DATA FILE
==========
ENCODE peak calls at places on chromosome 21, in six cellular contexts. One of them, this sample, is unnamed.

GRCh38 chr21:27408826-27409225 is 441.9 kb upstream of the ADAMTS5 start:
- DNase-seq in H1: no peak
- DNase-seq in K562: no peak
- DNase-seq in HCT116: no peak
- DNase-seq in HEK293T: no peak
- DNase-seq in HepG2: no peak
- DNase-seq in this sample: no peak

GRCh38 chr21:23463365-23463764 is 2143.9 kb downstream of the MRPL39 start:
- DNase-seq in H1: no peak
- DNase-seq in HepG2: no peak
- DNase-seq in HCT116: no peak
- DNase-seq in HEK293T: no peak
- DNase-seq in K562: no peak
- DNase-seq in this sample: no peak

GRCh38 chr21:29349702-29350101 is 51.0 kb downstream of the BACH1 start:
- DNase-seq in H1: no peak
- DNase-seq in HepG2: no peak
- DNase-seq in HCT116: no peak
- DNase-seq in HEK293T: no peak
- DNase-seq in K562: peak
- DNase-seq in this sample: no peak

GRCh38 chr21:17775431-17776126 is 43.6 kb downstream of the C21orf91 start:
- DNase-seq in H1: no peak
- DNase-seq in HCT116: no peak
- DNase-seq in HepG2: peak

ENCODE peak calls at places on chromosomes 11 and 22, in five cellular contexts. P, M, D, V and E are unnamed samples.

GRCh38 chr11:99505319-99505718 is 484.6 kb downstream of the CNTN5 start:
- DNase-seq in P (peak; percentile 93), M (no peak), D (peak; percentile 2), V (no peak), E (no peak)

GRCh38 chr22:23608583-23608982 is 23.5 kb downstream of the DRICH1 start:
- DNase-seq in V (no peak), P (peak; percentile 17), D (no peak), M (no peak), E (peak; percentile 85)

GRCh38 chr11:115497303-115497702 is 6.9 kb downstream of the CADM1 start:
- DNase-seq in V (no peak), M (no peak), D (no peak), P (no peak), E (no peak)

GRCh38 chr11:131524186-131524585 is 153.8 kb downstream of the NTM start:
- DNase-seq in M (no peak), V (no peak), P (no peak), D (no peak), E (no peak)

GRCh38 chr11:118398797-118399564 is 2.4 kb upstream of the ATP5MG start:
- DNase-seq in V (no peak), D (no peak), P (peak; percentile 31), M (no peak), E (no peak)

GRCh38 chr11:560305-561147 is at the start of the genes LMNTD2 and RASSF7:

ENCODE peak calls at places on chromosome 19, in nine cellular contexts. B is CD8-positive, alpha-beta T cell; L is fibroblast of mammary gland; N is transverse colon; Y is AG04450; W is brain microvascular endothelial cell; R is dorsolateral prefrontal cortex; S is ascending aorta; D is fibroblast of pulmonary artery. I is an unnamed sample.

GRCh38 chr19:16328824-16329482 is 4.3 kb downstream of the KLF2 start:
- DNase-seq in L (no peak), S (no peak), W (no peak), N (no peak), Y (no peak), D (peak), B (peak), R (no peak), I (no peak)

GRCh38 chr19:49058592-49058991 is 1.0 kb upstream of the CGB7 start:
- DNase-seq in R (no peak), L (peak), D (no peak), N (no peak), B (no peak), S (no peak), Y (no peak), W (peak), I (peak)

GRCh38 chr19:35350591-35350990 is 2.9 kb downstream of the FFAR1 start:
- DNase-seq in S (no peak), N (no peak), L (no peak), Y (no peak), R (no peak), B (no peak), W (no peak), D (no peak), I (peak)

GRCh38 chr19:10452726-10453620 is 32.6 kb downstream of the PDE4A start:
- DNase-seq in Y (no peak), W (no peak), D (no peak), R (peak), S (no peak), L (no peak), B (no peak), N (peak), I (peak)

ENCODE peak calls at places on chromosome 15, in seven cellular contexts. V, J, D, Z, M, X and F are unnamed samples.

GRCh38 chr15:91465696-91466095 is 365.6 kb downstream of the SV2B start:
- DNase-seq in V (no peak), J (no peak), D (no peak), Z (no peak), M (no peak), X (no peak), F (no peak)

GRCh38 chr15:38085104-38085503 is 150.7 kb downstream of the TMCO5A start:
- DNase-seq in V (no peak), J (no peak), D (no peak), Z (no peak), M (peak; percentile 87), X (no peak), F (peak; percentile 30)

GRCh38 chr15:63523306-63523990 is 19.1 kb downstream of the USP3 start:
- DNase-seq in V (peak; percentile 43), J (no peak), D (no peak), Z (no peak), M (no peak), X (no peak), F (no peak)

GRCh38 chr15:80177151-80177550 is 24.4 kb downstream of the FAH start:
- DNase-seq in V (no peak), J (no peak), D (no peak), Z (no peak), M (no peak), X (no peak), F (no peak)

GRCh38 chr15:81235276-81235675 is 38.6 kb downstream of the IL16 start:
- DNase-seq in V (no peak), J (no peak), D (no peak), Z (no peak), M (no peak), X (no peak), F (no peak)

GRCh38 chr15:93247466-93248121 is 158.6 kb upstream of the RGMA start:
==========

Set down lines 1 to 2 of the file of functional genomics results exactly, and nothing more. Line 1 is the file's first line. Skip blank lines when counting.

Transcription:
ENCODE peak calls at places on chromosome 21, in six cellular contexts. One of them, this sample, is unnamed.

GRCh38 chr21:27408826-27409225 is 441.9 kb upstream of the ADAMTS5 start: